If glocalisation is a baby born to globalisation and localisation (One Planet Education), then it may have the advantages and disadvantages of its parent concepts. Many customers interviewed at Starbucks’ Wanjia Shopping Centre stated that they thought the green tea cheese pie launched to celebrate the Chinese New Year with the oriental element of green tea was far too sweet and oily. Observational research demonstrates that green tea cheese pie was originally a product in the China Starbucks market, but due to unknown reasons that staff are unwilling to disclose, is no longer sold. The reintroduction in the market during the Chinese New Year Festival, based on the customers’ feedback, was overall unsatisfactory. The combination did not result in having Western products with local flavours that attracted local customers, based on the informal interviews with 10 customers from China and abroad. Meanwhile, Manager Liu from the same store said that Chinese New Year products were inspired by the Chinese traditional culture, which was not originally intended by Starbucks China’s marketing department. Liu said that she personally considered that Starbucks prefers glocalisation across the globe. The intention of introducing Chinese-culture-oriented products during the festival periods is to blend Chinese culture with Starbucks’ original Western products. In order to achieve this goal, the shop employees introduced the cultural elements to each customer who visited the store. Nevertheless, the results were not as satisfactory. When asked how well the Chinese New Year merchandise sold, Liu admitted that those glocalised products did not sell well at all. Only about 20 products were sold each week (for approximately 10 weeks in January and February), despite shop assistants and baristas’ efforts in marketing them to the customers. 

Hui Zhao, a graduate from a top business-school in China, who regularly purchases coffee from Starbucks and its rival companies in China, as well as Starbucks in the U.S., commented, “Starbucks’ glocalisation has been merging the most ugly facets of Chinese culture in the modern society into the company’s original corporate culture.” He urges us to evaluate its glocalised products.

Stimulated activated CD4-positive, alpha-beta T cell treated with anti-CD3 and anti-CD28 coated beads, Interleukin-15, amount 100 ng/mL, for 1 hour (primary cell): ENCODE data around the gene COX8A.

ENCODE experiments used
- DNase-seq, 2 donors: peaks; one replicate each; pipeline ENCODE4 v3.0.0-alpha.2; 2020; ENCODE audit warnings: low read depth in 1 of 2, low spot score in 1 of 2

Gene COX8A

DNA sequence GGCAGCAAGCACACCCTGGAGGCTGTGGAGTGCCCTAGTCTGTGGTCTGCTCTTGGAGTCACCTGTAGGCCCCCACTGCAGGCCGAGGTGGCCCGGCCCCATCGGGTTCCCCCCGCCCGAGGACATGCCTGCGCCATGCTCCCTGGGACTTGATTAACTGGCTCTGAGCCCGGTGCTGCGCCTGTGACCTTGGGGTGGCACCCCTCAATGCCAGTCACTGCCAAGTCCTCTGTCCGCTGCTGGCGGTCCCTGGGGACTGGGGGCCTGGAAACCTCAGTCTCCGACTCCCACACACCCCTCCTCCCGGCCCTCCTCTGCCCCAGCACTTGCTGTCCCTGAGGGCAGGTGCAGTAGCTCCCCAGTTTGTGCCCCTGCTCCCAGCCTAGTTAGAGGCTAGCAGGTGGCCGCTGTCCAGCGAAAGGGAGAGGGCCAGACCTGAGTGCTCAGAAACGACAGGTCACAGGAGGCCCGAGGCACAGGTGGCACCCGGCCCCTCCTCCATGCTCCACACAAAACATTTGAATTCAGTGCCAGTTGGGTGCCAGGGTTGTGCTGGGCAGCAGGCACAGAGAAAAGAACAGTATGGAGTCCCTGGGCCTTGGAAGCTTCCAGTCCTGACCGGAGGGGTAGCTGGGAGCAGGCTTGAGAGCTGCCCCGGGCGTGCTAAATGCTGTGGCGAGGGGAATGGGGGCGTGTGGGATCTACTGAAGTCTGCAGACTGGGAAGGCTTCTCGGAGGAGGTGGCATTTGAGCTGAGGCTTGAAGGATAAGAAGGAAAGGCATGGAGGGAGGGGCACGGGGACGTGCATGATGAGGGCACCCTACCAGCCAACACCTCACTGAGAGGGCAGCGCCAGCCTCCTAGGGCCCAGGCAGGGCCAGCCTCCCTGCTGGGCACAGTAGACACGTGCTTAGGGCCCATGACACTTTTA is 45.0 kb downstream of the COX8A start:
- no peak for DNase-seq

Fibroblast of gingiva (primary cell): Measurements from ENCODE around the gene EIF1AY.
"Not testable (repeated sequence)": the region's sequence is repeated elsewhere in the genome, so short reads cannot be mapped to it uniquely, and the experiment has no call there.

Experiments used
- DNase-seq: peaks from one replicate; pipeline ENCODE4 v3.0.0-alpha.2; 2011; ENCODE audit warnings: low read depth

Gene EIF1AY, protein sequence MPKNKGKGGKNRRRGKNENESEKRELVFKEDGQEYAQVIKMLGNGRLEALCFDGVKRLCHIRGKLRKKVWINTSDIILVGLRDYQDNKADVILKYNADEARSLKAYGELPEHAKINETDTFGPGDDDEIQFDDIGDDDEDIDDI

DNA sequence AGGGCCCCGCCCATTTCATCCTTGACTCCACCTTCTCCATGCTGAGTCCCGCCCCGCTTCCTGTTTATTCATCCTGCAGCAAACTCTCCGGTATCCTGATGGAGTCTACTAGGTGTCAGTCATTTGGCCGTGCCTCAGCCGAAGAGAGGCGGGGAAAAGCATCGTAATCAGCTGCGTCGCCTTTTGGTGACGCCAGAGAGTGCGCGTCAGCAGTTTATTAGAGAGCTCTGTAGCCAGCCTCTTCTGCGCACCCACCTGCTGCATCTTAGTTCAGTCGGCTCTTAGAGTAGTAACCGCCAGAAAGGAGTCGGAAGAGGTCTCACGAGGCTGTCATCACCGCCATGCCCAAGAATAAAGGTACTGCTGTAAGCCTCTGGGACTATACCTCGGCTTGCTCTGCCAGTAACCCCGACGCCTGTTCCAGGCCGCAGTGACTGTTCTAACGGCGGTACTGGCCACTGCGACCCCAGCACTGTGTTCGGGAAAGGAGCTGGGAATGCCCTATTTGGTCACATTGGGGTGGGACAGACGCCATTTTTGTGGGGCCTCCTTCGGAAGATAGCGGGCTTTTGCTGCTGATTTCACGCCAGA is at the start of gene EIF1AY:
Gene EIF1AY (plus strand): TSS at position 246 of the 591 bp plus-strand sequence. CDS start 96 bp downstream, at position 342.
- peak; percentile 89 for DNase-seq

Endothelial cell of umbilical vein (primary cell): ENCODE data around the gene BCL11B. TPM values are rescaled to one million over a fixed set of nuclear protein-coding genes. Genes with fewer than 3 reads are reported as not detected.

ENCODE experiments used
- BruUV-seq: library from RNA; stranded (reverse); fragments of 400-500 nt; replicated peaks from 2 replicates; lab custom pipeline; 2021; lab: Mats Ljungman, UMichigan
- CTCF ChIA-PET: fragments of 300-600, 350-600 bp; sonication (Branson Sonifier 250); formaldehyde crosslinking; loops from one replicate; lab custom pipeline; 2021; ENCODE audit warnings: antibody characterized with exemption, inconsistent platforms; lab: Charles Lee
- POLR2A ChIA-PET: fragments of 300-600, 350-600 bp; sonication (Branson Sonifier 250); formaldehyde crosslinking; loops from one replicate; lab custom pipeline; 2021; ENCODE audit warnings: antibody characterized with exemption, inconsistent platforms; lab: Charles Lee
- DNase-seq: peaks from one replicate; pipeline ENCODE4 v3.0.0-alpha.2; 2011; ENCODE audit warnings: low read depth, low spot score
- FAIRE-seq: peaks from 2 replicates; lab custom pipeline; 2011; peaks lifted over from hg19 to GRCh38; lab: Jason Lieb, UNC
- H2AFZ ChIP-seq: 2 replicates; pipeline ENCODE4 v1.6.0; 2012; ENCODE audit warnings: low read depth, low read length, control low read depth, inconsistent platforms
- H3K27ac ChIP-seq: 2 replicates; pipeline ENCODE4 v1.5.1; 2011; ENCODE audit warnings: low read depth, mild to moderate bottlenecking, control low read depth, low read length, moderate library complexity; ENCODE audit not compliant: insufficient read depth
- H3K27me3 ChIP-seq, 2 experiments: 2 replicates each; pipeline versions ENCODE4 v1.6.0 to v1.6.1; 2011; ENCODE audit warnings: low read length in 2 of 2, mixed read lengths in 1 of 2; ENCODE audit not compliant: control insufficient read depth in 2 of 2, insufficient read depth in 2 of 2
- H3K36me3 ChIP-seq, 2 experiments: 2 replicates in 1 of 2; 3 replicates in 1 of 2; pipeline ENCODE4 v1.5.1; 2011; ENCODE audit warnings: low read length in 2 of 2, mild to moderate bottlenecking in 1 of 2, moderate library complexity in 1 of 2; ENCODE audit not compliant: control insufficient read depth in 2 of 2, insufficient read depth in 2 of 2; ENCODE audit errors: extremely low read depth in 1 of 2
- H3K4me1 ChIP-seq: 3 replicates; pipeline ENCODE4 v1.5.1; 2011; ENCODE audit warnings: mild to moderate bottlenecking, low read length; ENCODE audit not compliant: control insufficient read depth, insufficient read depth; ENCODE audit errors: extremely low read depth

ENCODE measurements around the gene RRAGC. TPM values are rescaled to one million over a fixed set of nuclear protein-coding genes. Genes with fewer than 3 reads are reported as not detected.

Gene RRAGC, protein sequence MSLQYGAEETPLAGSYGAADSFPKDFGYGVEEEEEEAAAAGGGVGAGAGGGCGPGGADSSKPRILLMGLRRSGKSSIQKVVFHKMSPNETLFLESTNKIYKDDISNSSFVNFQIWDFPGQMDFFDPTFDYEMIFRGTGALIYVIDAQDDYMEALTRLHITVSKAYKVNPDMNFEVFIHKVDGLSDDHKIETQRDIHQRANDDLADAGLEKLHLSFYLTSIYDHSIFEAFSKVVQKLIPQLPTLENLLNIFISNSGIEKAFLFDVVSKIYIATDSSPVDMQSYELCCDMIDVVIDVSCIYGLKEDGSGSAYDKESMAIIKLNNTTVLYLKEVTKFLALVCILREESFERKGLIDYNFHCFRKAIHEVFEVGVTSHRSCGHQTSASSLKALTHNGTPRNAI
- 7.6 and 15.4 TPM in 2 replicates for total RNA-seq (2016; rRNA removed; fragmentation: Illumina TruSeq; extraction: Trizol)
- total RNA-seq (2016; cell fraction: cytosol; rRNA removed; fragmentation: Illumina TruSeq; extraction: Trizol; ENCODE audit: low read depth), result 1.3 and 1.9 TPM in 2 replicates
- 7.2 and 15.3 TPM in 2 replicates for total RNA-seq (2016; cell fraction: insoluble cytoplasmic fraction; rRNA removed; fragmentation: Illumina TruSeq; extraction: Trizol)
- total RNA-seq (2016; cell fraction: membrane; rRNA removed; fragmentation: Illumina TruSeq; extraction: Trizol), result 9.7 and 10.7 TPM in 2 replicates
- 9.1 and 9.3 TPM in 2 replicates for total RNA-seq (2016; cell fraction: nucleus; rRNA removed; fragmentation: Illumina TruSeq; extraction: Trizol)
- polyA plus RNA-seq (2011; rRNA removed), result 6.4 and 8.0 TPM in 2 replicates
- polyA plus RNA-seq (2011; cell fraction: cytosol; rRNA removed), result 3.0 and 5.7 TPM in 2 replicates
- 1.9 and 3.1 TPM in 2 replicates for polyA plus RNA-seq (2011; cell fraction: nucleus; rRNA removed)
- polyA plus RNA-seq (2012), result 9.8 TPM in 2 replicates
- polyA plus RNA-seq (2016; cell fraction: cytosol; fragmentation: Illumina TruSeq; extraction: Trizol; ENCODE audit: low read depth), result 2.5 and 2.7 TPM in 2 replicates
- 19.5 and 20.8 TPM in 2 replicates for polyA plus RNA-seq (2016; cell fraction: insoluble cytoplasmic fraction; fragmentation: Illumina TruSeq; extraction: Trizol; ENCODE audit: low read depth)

What Manager Liu from Starbucks’ Shenzhen store admitted, “not easily recognised by either Chinese or foreign customers as Chinese-culture-inspired”, has been condemned by Zhao as brand dilution and Corporate Social Responsibility (CSR) contamination. Ironically, while Starbucks’ global Environmental Mission Statement is:

Recognise that fiscal responsibility is essential to our environmental future.
Instil environmental responsibility as a corporate value.
Encourage all partners to share in our mission. (Starbucks’ Official Website, UK),

In China, due to the focus on glocalisation strategies and tactics, one of the most environmentally-unfriendly contemporary cultures is blended into this otherwise mission- fulfiling company: tendency to bribe senior officers with expensive gifts, that are usually heavily-packaged. (China Context) Those over-packaged Starbucks moon cakes are sarcastically assimilating the corruptive social fault. (Xinhua News Agency)

Another business school graduate and “white-collar” employee who would be part of Starbucks’ targeted segment in China, Ms. Liu also suggested that Westernised moon cakes with coffee flavours are uncommon among local people in terms of taste, “they are neither attractive in terms of flavour nor the level of loyalty to tradition people look for when selecting moon cakes for family reunion purposes during the Festival.” According to Liu, families she knows would not purchase from the Starbucks’ moon cake product line. The product portfolio is untraditional and not particularly tasty, lacking the symbolic level demonstrated by cheaper moon cakes with purely local ingredients such as yolk, produced by Chinese foodstuff companies like Daoxiangcun. Whilst a piece of a typical Starbucks’ coffee-flavoured moon cake would cost around RMB 60.00 (Starbucks Official Website, China), a piece of Daoxiangcun moon cake only costs RMB 5.00.

Starbucks employees who do not wish to be named also said that the main customers for moon cakes are Chinese nationals, and hardly any Westerners purchase those products, suggesting that most people buy those cakes as gifts to impress business partners, usually executives, by selecting the more highly-priced moon-cakes. Liu agreed, asserting that, “those people are paying for the fashionable style by showing off Western tastes. Honestly, no one, Chinese or non- Chinese, would seriously like those moon-cakes, hybrid products of Western flavours and despised Chinese bureaucratic customs.” The countless layers of packaging cover the original scent of moon-cakes, metaphorically the beauties of Chinese culture, and become mountains of wastes after the Festival. It is like over-applying makeup on a six-year-old, whose natural beauty would be disguised. (GreenBiz Website)